In Should colleges be able to ban condoms on campus? Dr. Justin J. Lehmiller, a social psychologist slash sex columnist goes through 470 words on a LEGAL ISSUE before warning us “I’m not a legal expert by any stretch of the imagination.” Truer words, my friend.
Boston College (a Jesuit Catholic school) recently threatened a student group with diciplinary action if they continued to give out free condoms and sexual health pamphlets in violation of school policy.
The overall message the school seems to be sending is that restricting access to condoms and promoting abstinence will discourage students from having sex and promote better sexual health. But will it work and do colleges even have the legal authority to ban condoms among students? No and no.
Lehmiller is right on the first question. Banning condom distribution is a dumb move from a health-and-safety standpoint, and Lehmiller spends most of the next 300 or so words on why banning condoms won’t keep kids from having sex. It’s clearly a policy with religious and social, and not protective, aims.
Then he wades into too-deep legal waters with this gem: “I realize Boston College is a private institution, but private institutions do not have a blanket right to tell individuals what they can say and do.” Justin, you do realize what the word private means, right?
If I own something, be it a house or my body, I don’t very much own it if I can’t exclude access to it upon the basis of my choosing. If I have a house party and I don’t like how someone is behaving I can send her home. If I don’t want to have sex with someone I can say no. That’s a big part of what it means to own something.
The Boston College administrators are not forcing any student to do or not do anything. They are making adherence to (unhelpful) rules a requirement to being on campus. They are exercising their right to exclude on the basis of their choosing.
Now there are limits that many, if not all, states have put on private business’ right to exclude. Most states do not allow business owners to refuse to serve customers on the basis of race. Right now San Francisco is suing a florist for allegedly refusing to create arrangements for a gay wedding on the basis of sexual orientation.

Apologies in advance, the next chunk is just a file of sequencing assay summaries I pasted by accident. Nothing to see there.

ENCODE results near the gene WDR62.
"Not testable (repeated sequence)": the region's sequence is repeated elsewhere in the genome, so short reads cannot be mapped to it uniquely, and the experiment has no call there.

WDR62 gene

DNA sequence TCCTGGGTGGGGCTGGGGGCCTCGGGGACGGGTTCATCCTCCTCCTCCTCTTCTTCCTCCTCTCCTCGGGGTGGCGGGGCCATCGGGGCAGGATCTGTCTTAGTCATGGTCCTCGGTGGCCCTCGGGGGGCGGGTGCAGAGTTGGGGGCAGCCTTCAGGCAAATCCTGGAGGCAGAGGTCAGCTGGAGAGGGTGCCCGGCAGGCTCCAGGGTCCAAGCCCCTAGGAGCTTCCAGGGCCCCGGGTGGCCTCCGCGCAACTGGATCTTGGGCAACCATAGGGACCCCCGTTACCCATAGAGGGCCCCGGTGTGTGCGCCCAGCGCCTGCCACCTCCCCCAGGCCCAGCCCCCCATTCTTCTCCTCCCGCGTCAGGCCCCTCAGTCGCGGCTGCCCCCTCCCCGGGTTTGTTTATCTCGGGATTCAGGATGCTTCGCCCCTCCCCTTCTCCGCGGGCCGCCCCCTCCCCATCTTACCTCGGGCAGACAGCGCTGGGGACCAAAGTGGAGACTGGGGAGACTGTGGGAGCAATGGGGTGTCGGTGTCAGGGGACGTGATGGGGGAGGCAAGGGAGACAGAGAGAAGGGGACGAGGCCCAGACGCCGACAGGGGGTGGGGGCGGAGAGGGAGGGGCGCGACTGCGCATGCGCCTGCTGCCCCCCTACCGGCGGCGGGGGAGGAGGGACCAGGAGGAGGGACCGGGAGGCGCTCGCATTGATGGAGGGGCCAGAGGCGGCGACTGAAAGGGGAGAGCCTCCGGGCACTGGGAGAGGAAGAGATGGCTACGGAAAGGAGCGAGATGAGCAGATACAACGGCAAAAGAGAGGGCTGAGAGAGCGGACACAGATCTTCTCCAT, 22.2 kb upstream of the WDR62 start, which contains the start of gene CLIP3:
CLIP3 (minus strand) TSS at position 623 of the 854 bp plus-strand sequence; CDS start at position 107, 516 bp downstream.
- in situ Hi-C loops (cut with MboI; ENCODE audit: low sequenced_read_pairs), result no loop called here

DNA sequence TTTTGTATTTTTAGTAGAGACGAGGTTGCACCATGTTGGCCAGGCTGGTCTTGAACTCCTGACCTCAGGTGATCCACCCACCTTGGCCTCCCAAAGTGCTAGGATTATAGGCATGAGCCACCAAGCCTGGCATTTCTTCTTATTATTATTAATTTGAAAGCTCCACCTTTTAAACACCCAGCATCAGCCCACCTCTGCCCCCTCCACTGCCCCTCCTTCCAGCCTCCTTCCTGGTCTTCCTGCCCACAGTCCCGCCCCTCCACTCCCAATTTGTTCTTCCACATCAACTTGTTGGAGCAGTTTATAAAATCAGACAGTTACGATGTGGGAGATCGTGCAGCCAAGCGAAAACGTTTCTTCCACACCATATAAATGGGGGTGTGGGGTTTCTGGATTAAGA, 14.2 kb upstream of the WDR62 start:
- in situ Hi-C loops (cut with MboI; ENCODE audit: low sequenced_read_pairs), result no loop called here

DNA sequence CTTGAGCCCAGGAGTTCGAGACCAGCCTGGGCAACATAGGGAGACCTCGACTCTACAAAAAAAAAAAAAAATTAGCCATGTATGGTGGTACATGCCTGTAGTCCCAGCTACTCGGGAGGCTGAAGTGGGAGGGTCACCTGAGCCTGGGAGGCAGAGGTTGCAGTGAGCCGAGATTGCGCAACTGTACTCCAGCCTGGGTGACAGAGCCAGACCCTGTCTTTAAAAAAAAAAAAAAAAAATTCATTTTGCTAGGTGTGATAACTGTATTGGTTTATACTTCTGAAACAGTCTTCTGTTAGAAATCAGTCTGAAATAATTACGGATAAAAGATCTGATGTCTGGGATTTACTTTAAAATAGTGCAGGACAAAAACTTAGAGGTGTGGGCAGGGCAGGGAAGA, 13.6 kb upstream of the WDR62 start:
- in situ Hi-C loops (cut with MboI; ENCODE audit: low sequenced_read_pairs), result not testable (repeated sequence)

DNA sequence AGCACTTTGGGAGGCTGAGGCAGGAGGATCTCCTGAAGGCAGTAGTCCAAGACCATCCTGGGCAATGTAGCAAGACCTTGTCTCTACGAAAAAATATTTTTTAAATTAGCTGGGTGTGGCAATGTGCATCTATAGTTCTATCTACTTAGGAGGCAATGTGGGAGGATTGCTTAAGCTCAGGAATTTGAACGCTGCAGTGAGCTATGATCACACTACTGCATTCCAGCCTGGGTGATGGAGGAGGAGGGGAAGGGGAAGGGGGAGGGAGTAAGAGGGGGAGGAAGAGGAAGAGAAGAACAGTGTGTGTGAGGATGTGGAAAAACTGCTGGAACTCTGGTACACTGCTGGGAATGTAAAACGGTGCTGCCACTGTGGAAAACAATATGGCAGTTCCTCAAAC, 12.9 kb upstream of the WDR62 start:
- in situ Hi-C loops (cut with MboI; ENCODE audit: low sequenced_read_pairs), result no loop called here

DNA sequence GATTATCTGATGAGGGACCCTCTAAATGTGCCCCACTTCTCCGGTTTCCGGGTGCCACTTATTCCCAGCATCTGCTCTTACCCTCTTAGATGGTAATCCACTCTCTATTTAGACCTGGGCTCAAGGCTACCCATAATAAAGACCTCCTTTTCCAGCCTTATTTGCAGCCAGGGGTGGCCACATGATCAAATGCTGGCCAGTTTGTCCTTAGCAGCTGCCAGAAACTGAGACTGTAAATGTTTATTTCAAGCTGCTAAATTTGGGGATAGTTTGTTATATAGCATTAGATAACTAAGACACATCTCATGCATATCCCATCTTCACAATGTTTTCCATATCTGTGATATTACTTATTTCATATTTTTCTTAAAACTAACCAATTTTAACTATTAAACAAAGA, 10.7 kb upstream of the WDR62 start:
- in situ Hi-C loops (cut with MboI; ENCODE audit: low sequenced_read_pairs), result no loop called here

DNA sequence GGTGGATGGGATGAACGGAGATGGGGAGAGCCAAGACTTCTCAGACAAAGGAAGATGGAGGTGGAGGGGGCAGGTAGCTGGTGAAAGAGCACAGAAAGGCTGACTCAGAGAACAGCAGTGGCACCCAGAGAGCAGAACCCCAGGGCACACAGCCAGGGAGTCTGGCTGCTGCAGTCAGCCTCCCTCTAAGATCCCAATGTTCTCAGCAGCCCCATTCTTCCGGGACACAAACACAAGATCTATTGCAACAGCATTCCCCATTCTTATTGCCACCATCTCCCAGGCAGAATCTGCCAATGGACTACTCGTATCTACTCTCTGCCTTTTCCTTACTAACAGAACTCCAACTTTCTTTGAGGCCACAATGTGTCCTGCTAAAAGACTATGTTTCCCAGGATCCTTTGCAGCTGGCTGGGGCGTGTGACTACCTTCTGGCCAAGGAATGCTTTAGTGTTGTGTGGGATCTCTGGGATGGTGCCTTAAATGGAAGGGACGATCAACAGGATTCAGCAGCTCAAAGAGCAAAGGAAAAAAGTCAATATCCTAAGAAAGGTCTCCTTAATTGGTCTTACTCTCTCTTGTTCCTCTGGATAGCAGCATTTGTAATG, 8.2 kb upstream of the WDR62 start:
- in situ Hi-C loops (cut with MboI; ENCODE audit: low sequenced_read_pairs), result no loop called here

These laws infringe upon a business owner’s property rights in order to help ensure access to goods and services for groups who are often the victims of discrimination. In a society that respects property rights, we require more to infringe upon them than, “Your basis for exclusion is likely to have negative consequences.”
The actions of Boston College does not pass that test. There is, for example, absolutely no threat that students who want to distribute condoms will not be able to find a school which will allow them to do so.
Alright, having cleared that up, Lehmiller is confused about what free speech means:
I think (as does the ACLU) that you would be hard-pressed to find a court that says college students on any campus (public or private) do not have the right to talk to each other about safe sex or to share condoms in the United States of America, a country in which there is a constitutional right to freedom of speech and to privacy.
SMDH. No, no, no. Here’s what the ACLU actually said in the story Lehmiller linked to:
ACLU attorney Sarah Wunsch told WBZ the group may take legal action if the school presses the issue.
“Jack Dunn needs to think about the state’s civil rights act and its applicability to private parties,” Sarah Wunsch said. “They should not be threatening students with disciplinary action.”
Wunsch is saying that the school’s threatening disciplinary action against the condom distributors violates the Massachusetts Civil Rights Act. That’s neither a privacy nor a free speech issue, except that a law making threats and intimidation differently punishable when categorized as a “hate crime” is a form of thought police and a violation of free speech in and of itself. Either way, there is no way in hell the ACLU would win this case. Here are the criteria that must be met in order to violate MCRA:
- Did the perpetrator select the victim because of his or her protected category or activity?
- Did the perpetrator interfere with the victim’s fundamental constitutional rights or a secured right?
- Were threats, intimidation or coercion involved?
- Did the perpetrator use language or gestures based on the victim’s protected category or activity?